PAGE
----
"Assumption of the risk" is a legal doctrine that may prevent an injured person from winning a personal injury lawsuit or getting an injury-related insurance settlement. The idea is that the plaintiff can't hold the defendant responsible if the plaintiff knowingly exposed him or herself to the possibility of an injury. This article discusses the various categories of assumption of the risk and how it can affect an injury case.
"Express assumption of the risk" applies when a plaintiff has acknowledged, before the injury, that he or she is aware of the risk.
Typically, the acknowledgment is in some kind of written contract, although any kind of legally binding agreement will work. The most common example is a waiver of liability signed before participating in a dangerous activity.
Often at issue in cases where the defendant presents an express assumption of the risk defense is whether the plaintiff agreed to assume the risk of the particular harm that occurred. Another common question is whether the occurrence was so negligent (i.e. grossly negligent) or intentional that the harm exceeded the scope of the plaintiff's agreement.
Finally, regarding waivers of liability specifically, the parties frequently will contest whether or not the plaintiff was adequately aware of the waiver, or whether it was hidden in the contract.
As discussed below, the comparative and contributory negligence rules in many states have limited or eliminated other categories of assumption of the risk, but express assumption of the risk is still almost universally accepted as a complete defense to personal injury and other types of cases.
"Implied assumption of the risk" applies when, although no agreement has been made, a plaintiff knows that there is a risk and exposes him or herself to it anyway. For example, courts have held that a plaintiff participating in a "pick-up" sports game impliedly assumes the risk of injury from the kind of contact that is typical to the sport. A plaintiff, however, does not assume the risk of injury from overly dangerous or aggressive behavior that is not a part of the game.
Not all personal injury suits have one completely guilty party and one completely innocent party. Often, both parties may have been acting in a manner that was not normal and cautious under the circumstances.
Under the rules of comparative and contributory negligence, and depending on the state, there are two different ways this situation can affect a lawsuit. In all states, a jury is required to find what percentage a plaintiff contributed to an accident.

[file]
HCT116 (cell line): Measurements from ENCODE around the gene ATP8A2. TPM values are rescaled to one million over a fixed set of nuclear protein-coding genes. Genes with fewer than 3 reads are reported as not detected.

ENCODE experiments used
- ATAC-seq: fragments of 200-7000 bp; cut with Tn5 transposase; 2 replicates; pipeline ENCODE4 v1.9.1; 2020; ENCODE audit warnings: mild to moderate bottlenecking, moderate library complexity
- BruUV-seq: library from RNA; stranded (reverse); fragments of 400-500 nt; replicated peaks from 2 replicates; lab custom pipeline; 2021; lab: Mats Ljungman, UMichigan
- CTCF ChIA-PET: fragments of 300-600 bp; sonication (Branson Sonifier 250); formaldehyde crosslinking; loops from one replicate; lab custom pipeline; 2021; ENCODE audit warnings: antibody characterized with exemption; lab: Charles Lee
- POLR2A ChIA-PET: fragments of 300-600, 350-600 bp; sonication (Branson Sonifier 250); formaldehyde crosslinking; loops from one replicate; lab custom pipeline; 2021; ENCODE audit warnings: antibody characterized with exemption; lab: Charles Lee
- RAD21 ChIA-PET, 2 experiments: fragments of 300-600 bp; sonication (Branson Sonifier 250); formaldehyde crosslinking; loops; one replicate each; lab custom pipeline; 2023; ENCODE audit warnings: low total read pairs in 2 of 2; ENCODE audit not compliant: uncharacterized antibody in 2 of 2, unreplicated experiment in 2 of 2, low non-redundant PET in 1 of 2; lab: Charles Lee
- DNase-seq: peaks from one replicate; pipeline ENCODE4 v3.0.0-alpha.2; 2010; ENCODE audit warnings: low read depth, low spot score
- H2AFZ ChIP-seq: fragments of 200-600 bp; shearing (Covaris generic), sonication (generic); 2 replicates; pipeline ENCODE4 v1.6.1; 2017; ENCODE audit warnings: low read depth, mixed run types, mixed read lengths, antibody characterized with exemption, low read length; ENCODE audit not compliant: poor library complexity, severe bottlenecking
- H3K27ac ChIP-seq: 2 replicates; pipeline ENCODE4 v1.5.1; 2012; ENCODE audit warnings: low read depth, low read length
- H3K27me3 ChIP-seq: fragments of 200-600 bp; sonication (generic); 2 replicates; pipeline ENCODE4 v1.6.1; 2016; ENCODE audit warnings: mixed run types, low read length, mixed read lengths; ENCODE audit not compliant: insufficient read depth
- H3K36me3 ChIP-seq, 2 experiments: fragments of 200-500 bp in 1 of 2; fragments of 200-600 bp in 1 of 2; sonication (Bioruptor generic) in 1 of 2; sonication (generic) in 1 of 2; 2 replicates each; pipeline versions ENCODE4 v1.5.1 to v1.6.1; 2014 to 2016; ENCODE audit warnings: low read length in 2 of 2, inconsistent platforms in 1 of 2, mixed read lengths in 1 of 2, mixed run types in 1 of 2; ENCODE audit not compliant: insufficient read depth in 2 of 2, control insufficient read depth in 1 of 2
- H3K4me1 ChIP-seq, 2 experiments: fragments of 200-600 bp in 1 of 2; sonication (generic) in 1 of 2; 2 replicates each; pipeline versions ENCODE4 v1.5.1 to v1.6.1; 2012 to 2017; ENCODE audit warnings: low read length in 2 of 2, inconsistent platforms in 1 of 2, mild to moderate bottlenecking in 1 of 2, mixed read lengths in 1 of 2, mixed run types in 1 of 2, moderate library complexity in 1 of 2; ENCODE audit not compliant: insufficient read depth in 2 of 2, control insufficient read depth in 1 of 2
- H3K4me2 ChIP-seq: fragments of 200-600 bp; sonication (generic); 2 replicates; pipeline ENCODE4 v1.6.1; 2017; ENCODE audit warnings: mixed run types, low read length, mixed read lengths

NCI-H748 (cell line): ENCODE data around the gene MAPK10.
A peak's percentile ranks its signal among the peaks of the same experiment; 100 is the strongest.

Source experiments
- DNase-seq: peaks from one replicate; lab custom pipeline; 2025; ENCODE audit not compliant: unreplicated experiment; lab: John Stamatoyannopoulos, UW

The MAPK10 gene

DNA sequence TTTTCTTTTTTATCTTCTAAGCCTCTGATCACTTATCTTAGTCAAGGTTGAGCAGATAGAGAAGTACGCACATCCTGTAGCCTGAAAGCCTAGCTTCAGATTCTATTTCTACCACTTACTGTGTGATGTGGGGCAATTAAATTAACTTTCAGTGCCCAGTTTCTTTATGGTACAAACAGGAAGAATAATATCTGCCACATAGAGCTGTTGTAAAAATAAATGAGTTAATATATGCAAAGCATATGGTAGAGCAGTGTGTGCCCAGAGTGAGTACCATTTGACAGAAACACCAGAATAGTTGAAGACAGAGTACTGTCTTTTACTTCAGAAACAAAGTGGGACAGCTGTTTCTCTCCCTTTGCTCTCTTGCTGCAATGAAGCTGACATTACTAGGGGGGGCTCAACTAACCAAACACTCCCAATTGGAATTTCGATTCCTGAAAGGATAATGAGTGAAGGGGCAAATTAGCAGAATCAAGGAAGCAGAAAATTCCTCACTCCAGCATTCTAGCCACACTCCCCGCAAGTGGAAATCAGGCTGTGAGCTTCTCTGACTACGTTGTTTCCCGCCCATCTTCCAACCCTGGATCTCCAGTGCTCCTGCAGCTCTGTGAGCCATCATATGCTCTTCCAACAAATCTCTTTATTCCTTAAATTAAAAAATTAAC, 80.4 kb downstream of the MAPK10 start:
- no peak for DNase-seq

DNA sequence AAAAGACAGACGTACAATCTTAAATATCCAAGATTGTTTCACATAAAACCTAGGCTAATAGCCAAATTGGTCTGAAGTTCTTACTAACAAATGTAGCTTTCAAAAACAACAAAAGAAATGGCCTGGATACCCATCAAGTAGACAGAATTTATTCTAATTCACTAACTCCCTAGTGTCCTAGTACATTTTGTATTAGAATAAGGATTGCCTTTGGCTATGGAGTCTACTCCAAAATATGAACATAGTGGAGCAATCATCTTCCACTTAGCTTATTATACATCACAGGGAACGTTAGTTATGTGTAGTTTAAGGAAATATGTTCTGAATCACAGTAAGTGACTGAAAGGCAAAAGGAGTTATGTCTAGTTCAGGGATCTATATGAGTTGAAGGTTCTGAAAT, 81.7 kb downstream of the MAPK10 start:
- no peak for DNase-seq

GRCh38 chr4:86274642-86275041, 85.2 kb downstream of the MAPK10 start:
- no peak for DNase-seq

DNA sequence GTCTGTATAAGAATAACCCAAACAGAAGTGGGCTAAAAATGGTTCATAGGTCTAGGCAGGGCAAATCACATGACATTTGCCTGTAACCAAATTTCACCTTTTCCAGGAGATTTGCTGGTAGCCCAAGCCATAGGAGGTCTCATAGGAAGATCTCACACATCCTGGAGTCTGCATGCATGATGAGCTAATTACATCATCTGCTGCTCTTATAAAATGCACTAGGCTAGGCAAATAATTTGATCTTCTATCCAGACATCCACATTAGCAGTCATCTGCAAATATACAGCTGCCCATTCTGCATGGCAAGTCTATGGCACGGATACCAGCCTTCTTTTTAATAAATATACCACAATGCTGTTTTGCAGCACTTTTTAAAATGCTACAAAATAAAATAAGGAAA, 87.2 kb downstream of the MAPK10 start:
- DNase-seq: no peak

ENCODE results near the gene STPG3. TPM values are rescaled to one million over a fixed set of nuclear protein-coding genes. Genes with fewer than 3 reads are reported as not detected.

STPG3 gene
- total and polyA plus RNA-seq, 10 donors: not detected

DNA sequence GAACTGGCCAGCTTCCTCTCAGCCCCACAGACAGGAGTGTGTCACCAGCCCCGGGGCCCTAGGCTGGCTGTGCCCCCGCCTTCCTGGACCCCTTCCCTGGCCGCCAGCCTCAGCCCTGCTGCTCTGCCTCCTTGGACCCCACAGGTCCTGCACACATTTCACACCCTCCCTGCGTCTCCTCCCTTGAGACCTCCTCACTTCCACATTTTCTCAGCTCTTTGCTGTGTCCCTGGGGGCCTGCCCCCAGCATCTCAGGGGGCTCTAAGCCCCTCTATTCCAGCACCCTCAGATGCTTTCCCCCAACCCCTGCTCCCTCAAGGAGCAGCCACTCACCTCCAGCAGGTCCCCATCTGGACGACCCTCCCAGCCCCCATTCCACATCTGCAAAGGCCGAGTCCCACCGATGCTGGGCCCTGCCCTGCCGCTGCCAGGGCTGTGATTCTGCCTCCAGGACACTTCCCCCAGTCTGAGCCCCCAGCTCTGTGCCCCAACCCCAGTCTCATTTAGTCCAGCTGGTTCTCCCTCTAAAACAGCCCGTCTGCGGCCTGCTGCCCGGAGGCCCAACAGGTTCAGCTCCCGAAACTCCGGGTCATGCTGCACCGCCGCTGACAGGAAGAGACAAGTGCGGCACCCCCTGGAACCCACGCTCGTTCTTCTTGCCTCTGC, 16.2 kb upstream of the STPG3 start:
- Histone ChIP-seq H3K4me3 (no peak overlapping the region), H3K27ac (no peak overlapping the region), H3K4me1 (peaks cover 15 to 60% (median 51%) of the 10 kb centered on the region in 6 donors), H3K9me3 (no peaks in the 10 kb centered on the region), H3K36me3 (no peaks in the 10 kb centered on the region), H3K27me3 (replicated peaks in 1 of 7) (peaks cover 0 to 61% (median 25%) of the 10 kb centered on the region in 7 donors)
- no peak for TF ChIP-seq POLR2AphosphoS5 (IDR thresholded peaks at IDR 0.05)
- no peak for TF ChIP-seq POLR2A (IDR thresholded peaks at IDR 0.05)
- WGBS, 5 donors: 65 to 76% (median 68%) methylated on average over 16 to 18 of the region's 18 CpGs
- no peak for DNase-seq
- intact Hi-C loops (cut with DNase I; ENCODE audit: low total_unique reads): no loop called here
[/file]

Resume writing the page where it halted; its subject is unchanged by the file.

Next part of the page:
For example, a jury may say that a plaintiff pedestrian who was jay walking was 60% responsible and the speeding defendant driver that hit the pedestrian (and who the pedestrian then sued) was 40% liable. In some states, the defendant driver would be required to pay the plaintiff pedestrian for 40% of the pedestrian's damages. In other states, however, the defendant driver would not be required to pay anything because the plaintiff pedestrian was more than 50% responsible for the accident.
(To find the comparative and contributory negligence rules in your state, see this state chart).
Many states have eliminated the defense of implied assumption of the risk because contributory and comparative negligence rules serve the same purpose. In other words, arguing that the pedestrian assumed the implied risk of being hit by a car when he jay walked is the same as arguing that his negligence contributed to the accident.
One major difference is that a plaintiff would lose the case outright if he was found to have assumed the risk under traditional assumption of the risk rules, but comparative and contributory negligence rules allow for more fine-tuned results. As mentioned earlier, however, express assumption of the risk is not eliminated by contributory and comparative negligence rules. This is because express assumption of the risk has nothing to do with the plaintiff's own negligence, but with his making a legally binding acknowledgment (i.e. a contract) of the risk.